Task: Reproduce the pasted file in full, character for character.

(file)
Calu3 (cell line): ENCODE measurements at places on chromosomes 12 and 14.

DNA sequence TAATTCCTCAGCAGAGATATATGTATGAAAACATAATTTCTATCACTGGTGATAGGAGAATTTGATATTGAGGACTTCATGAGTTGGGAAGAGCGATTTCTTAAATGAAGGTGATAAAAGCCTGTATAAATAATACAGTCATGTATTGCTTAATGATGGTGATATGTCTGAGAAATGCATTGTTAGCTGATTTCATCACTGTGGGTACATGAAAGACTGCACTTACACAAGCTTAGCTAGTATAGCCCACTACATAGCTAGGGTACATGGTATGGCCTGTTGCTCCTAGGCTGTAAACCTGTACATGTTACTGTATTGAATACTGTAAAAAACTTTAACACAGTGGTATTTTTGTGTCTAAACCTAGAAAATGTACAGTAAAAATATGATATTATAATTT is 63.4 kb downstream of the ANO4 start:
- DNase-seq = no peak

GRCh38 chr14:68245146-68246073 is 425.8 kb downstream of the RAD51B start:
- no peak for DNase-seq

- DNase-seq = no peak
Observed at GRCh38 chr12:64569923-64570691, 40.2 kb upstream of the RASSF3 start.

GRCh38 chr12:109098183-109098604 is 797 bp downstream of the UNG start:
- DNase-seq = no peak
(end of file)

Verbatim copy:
Calu3 (cell line): ENCODE measurements at places on chromosomes 12 and 14.

DNA sequence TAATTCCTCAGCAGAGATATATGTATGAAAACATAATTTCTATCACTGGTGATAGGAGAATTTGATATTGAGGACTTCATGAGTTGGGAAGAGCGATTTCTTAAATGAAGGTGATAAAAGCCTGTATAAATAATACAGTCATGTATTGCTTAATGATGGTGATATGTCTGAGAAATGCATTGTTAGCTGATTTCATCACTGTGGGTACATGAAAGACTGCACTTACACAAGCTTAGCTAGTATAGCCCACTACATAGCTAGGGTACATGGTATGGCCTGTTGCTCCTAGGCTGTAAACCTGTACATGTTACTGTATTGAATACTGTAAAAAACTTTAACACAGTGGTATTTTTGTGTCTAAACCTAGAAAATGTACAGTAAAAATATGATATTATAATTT is 63.4 kb downstream of the ANO4 start:
- DNase-seq = no peak

GRCh38 chr14:68245146-68246073 is 425.8 kb downstream of the RAD51B start:
- no peak for DNase-seq

- DNase-seq = no peak
Observed at GRCh38 chr12:64569923-64570691, 40.2 kb upstream of the RASSF3 start.

GRCh38 chr12:109098183-109098604 is 797 bp downstream of the UNG start:
- DNase-seq = no peak